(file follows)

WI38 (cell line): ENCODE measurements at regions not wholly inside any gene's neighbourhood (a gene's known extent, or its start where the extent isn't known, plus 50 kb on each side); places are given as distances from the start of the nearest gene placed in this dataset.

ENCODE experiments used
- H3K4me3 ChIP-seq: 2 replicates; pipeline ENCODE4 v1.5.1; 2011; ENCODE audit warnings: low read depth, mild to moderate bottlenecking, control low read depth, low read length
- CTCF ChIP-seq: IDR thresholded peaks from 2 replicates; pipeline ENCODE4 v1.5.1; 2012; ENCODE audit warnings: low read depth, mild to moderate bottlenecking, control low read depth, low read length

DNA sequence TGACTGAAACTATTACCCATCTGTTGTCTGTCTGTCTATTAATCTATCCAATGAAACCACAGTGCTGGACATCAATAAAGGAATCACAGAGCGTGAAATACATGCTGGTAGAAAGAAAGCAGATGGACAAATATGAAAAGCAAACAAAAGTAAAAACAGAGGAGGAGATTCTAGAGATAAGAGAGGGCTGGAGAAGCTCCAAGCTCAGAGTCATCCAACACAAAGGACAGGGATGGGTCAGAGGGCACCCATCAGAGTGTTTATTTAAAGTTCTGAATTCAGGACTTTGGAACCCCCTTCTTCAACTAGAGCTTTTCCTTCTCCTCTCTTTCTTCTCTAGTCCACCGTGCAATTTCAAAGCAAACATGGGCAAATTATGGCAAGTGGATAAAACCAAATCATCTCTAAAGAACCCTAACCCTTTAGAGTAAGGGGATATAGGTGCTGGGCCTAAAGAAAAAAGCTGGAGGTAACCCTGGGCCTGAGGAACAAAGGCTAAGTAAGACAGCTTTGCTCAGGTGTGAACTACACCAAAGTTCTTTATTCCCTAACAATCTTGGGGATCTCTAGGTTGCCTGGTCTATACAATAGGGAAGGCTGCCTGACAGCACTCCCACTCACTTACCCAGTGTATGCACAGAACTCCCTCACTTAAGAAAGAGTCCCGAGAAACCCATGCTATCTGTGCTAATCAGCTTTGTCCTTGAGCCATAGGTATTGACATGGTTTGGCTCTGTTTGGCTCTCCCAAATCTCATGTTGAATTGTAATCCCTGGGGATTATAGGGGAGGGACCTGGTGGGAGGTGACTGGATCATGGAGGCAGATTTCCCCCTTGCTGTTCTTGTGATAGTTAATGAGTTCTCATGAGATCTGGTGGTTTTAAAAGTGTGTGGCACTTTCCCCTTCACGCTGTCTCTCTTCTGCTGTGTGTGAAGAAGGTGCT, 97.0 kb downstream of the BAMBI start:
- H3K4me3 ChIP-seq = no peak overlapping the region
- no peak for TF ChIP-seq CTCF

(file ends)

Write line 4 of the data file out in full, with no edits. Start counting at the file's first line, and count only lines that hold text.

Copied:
- CTCF ChIP-seq: IDR thresholded peaks from 2 replicates; pipeline ENCODE4 v1.5.1; 2012; ENCODE audit warnings: low read depth, mild to moderate bottlenecking, control low read depth, low read length